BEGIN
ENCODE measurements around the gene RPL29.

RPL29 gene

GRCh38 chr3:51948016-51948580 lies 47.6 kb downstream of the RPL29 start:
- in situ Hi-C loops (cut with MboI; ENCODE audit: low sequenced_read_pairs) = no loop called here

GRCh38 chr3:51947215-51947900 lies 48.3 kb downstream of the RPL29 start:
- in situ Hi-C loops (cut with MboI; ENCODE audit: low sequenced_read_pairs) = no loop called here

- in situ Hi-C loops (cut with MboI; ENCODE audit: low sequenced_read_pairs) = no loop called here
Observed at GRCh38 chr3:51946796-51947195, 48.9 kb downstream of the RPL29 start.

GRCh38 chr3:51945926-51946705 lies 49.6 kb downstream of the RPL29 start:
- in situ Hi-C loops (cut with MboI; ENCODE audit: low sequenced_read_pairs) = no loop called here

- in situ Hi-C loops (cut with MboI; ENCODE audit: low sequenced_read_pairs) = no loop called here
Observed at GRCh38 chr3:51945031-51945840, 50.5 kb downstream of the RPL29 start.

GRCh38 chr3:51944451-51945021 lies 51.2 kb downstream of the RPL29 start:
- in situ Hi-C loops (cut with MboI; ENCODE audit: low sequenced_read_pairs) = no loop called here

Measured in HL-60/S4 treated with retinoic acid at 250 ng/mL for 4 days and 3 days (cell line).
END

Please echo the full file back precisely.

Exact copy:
ENCODE measurements around the gene RPL29.

RPL29 gene

GRCh38 chr3:51948016-51948580 lies 47.6 kb downstream of the RPL29 start:
- in situ Hi-C loops (cut with MboI; ENCODE audit: low sequenced_read_pairs) = no loop called here

GRCh38 chr3:51947215-51947900 lies 48.3 kb downstream of the RPL29 start:
- in situ Hi-C loops (cut with MboI; ENCODE audit: low sequenced_read_pairs) = no loop called here

- in situ Hi-C loops (cut with MboI; ENCODE audit: low sequenced_read_pairs) = no loop called here
Observed at GRCh38 chr3:51946796-51947195, 48.9 kb downstream of the RPL29 start.

GRCh38 chr3:51945926-51946705 lies 49.6 kb downstream of the RPL29 start:
- in situ Hi-C loops (cut with MboI; ENCODE audit: low sequenced_read_pairs) = no loop called here

- in situ Hi-C loops (cut with MboI; ENCODE audit: low sequenced_read_pairs) = no loop called here
Observed at GRCh38 chr3:51945031-51945840, 50.5 kb downstream of the RPL29 start.

GRCh38 chr3:51944451-51945021 lies 51.2 kb downstream of the RPL29 start:
- in situ Hi-C loops (cut with MboI; ENCODE audit: low sequenced_read_pairs) = no loop called here

Measured in HL-60/S4 treated with retinoic acid at 250 ng/mL for 4 days and 3 days (cell line).